Nineteen. “The Girl Is Mine” (w/ Paul McCartney)
Thriller’s first single’s premise is sweet enough: two pop icons playfully fighting over the same girl (and guaranteeing a huge chart hit in the process), but did anyone ever look at this from the perspective that “the girl” at the center of it all was a two-timing, gold-digging hustler? Michael would revisit this territory with another superstar (Stevie Wonder and “Just Good Friends”) on his next album Bad, but that one didn’t quite make this list.
Eighteen. “Monkey Business”
By 1991, Michael was pissed. He was tired of all the media speculation about his private life and his, umm, eccentricities (and that was before the sexual misconduct allegations). Michael vented his frustrations in this song that was part of the Dangerous sessions but never made the album’s track list. Although most of the song’s absurdly worded lyrical attacks are vague in nature, the choruses focus on one woman in particular—a philandering mother-in-law—who we learn in the final chorus has kids by none other than her son-in-law’s brother. What!?!?
Seventeen. “She’s Trouble”
This is one of several tunes from the Thriller recording sessions in 1982 that didn’t make the album’s final track list but show up in this ranking. The song’s title says it all, yet while Michael knows the trouble that awaits him, he can’t seem to pull himself away, as he jubilantly sings: “she may be bad but she feels so good, I’ll give her anything she wants. She’s trouble…and I love it!”
Sixteen. “Petals” (Jackson 5)
The Jackson 5’s 1971 fourth album (excluding the 1970 Christmas set) featured two love songs (“Never Can Say Goodbye” and title track “Maybe Tomorrow”) as its hit singles, but it was the album cut “Petals” and its play on the “she loves, me she loves me not” catchphrase that gave early indication of Michael’s preoccupation with indecisive, noncommittal women. In the song’s final chorus, a cherubic MJ sings: “yesterday she picked me up, just to throw me down…yesterday, I couldn’t lose but today I sing the blues.” Poor kid.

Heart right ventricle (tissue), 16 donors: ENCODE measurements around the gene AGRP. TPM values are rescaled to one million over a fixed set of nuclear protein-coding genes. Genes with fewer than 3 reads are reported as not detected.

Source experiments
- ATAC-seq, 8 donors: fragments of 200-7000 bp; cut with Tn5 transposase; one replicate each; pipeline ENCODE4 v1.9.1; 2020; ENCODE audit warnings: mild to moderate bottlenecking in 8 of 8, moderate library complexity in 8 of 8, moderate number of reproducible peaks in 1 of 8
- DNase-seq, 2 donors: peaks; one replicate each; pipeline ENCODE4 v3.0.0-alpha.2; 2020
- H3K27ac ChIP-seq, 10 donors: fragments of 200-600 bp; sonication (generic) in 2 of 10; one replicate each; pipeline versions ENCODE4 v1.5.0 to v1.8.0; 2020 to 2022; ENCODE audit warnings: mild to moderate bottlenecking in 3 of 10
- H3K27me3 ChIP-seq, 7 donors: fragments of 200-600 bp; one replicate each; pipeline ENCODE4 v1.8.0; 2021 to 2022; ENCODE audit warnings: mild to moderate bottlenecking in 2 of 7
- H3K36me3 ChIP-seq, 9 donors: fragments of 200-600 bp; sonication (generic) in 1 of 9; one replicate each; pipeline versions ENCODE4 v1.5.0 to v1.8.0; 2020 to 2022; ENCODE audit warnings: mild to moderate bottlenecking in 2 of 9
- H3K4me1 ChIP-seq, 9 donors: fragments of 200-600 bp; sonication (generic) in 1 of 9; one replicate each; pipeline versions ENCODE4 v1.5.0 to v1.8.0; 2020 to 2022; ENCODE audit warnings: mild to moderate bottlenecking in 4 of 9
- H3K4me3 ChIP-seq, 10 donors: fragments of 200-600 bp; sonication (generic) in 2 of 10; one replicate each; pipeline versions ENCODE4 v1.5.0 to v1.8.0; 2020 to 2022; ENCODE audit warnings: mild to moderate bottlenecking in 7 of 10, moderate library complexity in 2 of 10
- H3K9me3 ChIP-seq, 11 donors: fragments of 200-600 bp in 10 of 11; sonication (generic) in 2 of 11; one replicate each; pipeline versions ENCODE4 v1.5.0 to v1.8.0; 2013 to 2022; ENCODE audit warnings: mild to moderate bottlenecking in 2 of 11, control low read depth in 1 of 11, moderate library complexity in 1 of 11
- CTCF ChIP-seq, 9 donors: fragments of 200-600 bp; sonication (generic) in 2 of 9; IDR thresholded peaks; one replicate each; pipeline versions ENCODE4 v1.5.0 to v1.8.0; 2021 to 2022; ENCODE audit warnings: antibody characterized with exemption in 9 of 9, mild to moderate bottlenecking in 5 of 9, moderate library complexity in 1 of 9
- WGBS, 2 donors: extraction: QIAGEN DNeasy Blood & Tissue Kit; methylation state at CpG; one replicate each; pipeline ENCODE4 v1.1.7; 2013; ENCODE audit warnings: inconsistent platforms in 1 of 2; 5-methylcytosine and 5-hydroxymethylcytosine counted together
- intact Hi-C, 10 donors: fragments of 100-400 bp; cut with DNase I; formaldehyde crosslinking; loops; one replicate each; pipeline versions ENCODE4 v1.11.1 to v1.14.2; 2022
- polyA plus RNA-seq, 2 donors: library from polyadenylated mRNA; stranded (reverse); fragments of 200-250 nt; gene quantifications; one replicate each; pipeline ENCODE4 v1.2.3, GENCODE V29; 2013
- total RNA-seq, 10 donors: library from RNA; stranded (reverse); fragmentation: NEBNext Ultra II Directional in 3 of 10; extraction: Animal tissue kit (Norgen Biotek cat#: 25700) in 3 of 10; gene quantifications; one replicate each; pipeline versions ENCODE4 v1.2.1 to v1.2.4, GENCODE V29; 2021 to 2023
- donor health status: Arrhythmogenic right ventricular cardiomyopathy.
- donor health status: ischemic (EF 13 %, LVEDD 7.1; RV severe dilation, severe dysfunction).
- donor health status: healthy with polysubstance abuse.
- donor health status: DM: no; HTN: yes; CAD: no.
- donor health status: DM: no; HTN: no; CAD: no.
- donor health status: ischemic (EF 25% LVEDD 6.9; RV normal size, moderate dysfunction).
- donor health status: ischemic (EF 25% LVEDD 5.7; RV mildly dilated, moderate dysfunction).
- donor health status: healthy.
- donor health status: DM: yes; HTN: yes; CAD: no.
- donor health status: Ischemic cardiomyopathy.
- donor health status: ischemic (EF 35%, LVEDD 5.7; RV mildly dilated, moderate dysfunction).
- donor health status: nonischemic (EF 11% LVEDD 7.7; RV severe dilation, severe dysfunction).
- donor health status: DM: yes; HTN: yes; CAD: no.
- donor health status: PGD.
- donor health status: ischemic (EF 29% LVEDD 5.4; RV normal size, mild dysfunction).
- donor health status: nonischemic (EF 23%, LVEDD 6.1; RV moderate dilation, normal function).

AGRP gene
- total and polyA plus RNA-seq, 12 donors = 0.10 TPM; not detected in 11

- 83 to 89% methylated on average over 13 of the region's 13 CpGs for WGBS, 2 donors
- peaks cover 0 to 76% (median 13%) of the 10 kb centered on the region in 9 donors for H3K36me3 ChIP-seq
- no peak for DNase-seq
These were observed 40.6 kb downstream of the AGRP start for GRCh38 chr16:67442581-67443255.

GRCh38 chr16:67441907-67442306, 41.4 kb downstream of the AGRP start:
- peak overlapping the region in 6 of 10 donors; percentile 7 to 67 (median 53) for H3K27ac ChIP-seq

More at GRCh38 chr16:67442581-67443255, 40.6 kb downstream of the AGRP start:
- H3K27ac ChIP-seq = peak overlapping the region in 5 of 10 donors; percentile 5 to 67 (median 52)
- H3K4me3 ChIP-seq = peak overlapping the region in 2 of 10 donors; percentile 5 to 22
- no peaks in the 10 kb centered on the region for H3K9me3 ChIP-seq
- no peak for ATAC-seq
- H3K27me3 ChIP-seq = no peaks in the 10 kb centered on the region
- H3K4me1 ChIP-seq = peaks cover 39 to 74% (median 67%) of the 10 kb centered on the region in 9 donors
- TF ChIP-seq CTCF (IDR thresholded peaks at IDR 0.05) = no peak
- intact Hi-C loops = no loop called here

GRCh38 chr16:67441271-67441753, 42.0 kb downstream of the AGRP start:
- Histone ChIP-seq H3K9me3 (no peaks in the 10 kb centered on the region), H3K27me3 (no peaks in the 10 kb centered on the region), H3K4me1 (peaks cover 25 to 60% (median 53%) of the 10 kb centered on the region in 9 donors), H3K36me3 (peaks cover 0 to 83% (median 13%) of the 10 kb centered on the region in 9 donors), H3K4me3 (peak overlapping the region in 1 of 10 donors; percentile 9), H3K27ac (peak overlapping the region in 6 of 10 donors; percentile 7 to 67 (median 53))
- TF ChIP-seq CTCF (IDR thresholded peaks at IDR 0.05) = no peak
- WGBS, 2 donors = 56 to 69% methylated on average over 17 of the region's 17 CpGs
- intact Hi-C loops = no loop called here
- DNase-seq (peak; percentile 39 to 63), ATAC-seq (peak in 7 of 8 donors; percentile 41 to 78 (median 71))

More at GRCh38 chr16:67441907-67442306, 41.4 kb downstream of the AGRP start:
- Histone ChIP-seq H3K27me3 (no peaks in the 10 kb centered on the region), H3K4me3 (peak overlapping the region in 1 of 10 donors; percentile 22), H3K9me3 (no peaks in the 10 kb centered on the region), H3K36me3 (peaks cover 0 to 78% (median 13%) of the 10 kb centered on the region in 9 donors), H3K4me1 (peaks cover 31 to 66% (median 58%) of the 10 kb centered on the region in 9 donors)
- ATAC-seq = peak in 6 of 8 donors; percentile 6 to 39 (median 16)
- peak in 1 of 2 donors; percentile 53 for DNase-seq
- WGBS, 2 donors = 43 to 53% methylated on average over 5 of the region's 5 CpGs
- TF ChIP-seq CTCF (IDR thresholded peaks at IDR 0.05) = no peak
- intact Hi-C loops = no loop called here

Fifteen. “Your Ways” (Jacksons)
Here is the first of three songs on this list from the Jacksons’ stellar 1980 album Triumph, and this one—with its eerie backing vocal—was written by eldest brother Jackie (whose voice it may be in that background). But it’s Michael’s recently discovered falsetto (see 1979’s “Don’t Stop til You Get Enough”) that carried the message about another woman who’s doing him wrong. He sings during the bridge: “No more believin’ in every word you say. Persuasions deceiving but I’m wise in every way. And I know about your playin’ with every guy in town, so this time I’m saying you won’t fool me around.” He later concludes the woman in question is simply “no good.”
Fourteen. “Walk Right Now” (Jacksons)
The Jacksons were highly underrated as composers, as evidenced by this cleverly worded songwriting collaboration between Michael and his brothers Jackie and Randy (from the Triumph album). The song’s signature may be energetic, but the dance beat disguises a tale of woe about a woman with an aggressive heart who Michael concludes, due to her inability to commit, that she really isn’t “the one.” Michael emphatically sings: “she comes to the door crying at my feet. Guilt shines in her eyes as she slowly sinks in deep.” Michael finally implores her to “walk right now” and “love elsewhere!” It’s six-and-a-half minutes of pure sonic pleasure!
Thirteen. “Behind The Mask”
This synthy number with an ominous melody was recorded during the Thriller sessions in 1982 but didn’t make the album’s final track list. It’s a shame, because with some finishing touches, this tune might have been better than at least two or three of the songs that did make the cut. In this one, MJ sings: “All along I knew you were a phony, girl. You sit behind the mask and you control your world.” Later he admits: “you got me scared, girl!”
Twelve. “Workin’ Day and Night”